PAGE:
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Parenting is difficult even when you are doing a good job at it!

16, July 2020
Parenting is difficult even when you are doing a good job at it!

I am often asked about how parents can stay connected to teenagers when common interests are missing.  Child Psychologist, Michelle Mitchell and others specialise in dealing with Tweenagers and Teenagers and some of their work is most fascinating.

There is no doubt that common interests easily set the foundation for connection. They provide a beautiful backdrop for meaningful conversations and an opportunity for memories to be built. But it’s very important to recognise that common interests, while convenient, don’t automatically lead to connection; and it is possible for a connection to be maintained, even when common interests are missing.

It is possible that your teenager doesn’t feel bothered by your differences in the same way you do. They may have always wanted to roll their eyes at you and laugh at your dorky clothes.  Those differences are, in themselves, what memories of being young are made of. 

What they do care about is feeling accepted and valued for who they are becoming. They care about being seen, heard and finding their own place in the world.  That’s why you can maintain a beautiful, evolving and healthy connection with a teenager by doing two things – highlighting sameness and champion differences.  The two working together enables us to hold our children with one hand and let go with the other. They enable us to stand close to them while releasing them into the world; and they create a way to whisper belonging and champion autonomy.

Here are six stay-connected strategies for parents who don’t share common interests with their teens:

  • Know the end goal.  Teenagers are extreme, and so are some of their interests. The only filter you need is SAFETY and WELLBEING. Let SO MANY of your other preferences slide. Remember that every new interest and idea will lead them one step closer to their adult self – EVERY SINGLE. ONE. Our ability to champion those small steps is so important for their resilience.
  • Vocalise sameness. Difference threatens to overshadow sameness, and in the absence of any common ground, parents and teenagers may feel disconnected.  That’s why we need to intentionally notice small similarities. Comments like you and I both love our eggs for breakfast, or you and I both like to sleep in late, all reinforce our similarities. If you are deliberate about connecting the dots, you will notice how many dots there actually are.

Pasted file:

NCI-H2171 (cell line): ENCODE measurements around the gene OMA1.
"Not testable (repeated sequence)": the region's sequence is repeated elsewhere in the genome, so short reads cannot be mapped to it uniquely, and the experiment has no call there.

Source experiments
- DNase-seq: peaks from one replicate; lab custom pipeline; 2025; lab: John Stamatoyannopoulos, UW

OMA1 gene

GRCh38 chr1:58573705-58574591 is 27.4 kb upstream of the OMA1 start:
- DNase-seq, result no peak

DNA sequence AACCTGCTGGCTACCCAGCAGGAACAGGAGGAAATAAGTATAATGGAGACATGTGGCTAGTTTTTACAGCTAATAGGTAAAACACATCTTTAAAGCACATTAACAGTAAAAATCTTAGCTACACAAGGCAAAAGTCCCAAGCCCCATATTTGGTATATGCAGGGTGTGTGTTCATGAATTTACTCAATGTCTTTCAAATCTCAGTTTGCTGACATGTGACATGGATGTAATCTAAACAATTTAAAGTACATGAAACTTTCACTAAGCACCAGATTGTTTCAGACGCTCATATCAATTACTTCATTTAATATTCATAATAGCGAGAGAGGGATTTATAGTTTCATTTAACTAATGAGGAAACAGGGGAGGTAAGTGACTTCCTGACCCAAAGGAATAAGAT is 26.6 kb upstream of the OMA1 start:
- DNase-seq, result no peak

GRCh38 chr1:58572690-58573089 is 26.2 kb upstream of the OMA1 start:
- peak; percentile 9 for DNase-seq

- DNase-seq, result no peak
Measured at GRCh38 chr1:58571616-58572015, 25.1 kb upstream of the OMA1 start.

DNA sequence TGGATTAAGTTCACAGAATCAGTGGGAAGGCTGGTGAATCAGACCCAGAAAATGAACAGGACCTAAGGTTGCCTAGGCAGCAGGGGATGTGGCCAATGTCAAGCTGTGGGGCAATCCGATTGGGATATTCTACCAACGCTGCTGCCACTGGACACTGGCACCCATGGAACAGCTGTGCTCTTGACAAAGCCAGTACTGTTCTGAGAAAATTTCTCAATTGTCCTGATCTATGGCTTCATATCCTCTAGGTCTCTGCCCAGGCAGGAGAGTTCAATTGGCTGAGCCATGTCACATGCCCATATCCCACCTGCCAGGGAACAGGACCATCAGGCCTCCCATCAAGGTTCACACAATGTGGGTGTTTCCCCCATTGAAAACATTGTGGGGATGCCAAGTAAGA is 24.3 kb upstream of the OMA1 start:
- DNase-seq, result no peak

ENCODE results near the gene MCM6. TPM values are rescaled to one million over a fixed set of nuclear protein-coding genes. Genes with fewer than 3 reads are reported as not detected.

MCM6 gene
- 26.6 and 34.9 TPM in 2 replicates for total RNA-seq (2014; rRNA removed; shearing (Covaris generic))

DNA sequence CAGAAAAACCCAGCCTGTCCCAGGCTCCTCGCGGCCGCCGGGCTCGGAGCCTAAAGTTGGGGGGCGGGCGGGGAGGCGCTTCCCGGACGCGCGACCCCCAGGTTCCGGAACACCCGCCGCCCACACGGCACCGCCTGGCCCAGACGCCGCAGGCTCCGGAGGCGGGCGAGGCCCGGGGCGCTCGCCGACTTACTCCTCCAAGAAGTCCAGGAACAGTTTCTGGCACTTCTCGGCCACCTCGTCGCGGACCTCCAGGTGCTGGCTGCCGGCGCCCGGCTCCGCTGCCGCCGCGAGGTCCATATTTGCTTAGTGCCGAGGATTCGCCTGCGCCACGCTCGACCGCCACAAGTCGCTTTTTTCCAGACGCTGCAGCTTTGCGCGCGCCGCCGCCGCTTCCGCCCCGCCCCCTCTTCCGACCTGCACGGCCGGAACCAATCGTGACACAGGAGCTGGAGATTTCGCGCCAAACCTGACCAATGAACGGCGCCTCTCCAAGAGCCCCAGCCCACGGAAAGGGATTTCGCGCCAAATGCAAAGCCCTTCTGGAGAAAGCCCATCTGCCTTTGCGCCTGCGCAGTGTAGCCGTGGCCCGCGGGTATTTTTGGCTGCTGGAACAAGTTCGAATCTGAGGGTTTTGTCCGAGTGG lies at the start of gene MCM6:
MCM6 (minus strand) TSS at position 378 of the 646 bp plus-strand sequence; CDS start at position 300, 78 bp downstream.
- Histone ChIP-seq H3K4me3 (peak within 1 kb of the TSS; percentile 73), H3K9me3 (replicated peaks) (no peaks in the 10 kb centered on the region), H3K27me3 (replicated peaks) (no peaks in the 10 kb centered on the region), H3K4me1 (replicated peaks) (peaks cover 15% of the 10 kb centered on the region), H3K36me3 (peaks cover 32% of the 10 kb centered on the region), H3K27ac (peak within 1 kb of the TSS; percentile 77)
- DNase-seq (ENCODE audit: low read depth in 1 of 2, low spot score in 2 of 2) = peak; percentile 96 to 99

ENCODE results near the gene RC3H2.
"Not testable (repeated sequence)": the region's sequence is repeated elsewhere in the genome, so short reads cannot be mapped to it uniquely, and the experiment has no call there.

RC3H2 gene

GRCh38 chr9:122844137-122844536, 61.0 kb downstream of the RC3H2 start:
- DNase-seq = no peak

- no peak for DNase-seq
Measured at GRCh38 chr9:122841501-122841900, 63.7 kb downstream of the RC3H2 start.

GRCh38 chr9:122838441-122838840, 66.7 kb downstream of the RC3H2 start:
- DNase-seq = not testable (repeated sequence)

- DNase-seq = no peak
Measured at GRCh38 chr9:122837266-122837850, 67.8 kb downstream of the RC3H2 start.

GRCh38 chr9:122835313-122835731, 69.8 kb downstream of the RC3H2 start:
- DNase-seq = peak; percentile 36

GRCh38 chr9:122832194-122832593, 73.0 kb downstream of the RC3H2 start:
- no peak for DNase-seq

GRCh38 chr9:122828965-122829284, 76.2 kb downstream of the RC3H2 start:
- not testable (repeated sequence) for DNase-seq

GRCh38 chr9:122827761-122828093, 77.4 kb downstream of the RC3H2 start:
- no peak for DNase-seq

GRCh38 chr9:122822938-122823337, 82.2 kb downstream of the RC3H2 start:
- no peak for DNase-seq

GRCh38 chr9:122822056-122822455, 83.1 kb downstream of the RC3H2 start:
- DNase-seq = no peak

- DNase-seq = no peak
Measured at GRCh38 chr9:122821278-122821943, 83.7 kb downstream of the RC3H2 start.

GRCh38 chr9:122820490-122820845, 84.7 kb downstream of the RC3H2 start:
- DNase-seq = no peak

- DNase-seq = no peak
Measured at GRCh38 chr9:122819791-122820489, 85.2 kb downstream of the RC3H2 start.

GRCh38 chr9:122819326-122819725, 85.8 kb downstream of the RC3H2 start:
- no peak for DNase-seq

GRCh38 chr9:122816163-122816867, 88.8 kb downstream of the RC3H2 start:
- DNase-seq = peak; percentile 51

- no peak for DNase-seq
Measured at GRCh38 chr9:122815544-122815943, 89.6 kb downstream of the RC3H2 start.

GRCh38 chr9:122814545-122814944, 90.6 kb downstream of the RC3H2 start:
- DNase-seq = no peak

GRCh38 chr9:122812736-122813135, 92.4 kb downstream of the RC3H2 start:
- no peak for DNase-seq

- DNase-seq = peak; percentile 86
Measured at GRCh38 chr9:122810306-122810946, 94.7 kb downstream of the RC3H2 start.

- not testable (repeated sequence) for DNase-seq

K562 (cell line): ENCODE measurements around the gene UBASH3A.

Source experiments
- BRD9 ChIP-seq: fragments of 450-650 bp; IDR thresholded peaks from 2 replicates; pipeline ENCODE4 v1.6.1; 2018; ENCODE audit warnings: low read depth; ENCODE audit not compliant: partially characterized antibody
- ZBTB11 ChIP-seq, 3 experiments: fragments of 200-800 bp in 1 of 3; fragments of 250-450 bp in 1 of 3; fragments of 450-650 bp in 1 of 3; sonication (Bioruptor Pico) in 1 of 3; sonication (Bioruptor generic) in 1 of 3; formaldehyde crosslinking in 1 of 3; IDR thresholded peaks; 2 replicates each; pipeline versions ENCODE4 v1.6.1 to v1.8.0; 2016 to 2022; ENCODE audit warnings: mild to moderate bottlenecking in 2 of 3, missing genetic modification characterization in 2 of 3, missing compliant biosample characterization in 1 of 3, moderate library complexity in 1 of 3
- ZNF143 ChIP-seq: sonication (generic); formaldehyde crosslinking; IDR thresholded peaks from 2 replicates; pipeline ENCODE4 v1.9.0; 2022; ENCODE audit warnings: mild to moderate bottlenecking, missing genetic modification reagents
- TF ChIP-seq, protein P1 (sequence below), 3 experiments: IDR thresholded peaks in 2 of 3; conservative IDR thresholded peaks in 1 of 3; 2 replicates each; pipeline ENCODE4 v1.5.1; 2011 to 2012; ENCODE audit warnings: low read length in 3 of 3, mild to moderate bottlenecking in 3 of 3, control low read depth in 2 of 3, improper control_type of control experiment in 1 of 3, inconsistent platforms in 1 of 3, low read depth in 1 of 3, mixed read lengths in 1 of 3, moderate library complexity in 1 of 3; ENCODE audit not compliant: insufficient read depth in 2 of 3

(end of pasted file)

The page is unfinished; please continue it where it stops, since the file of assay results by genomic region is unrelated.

• Support difference.  As humans, we tend to be afraid of and shut down difference (and anything else we don’t understand). Our body language, if not our actual words, can often show our hesitation. I suggest that you are conscious of this while parenting a teenager. They will come up with lots of underdeveloped, immature and momentary interests and ideas which you will have to opportunity to support, or not.  When you are tempted to screw up your nose in judgement or check out with disinterest, remember that your reaction to them will answer questions like – Will my parents love me if I am different than they are?  Do they believe I can do things on my own?  Do they see me as a capable adult?
  • Give more than your wallet. Parents commonly contribute money (and time transporting them) to teen’s interests.  However, consider going one step further. Consider getting involved with your whole heart. This will mean you have to step outside of your COMFORT ZONE and become a part of their world.  Play a game of Fortnite, a mountain climb or a late-night messy cooking session might not be your preference, but it can communicate volumes to them. It says, “I CHOOSE YOU over comfort.”   
  • Reinforce that you get them. At the core of connection is the feeling that someone deeply “gets you”. Try saying things like, ‘I knew you were going to say that.’ Even though you may get an eye roll or a snappy statement back, you have reinforced that your understanding of them runs deep. 
  • Use the mundane. The mundane of family life can be used as a foundation for connection. It’s an uninteresting common bond I know, but it’s a good fall back. Remember these three things – food, water and shelter are common to everyone. One example that comes to mind is a parent and teenager’s common need to travel in the car. The long drives to friend’s houses, the late-night pick-ups, the music playlists, and sports practises are often the place where parents stay connected.  Turn off the radio, mobile phones and talk about their day, their friends, their likes and dislikes.

Inevitably our teen’s seasonal interests like loud music, gaming and endless socialising will come to an end.  At the end of the day, all that will matter is that you were a part of it. Your interest in THEM is far more important than your common interest.

It’s highly likely that we hold onto connection during the teenage years, genuine common interests are very likely to emerge again. (For example, mothers often find that one of the joys of being a grandma is having a common interest and stronger bond with their daughter.)  The teenage years are often an intense, but a short season, so hang in there for the long haul.  Everything evolves in time.

Go gently everyone.

Peter McMahon

Head of Students

Head of Physical Education and Outdoor Education.

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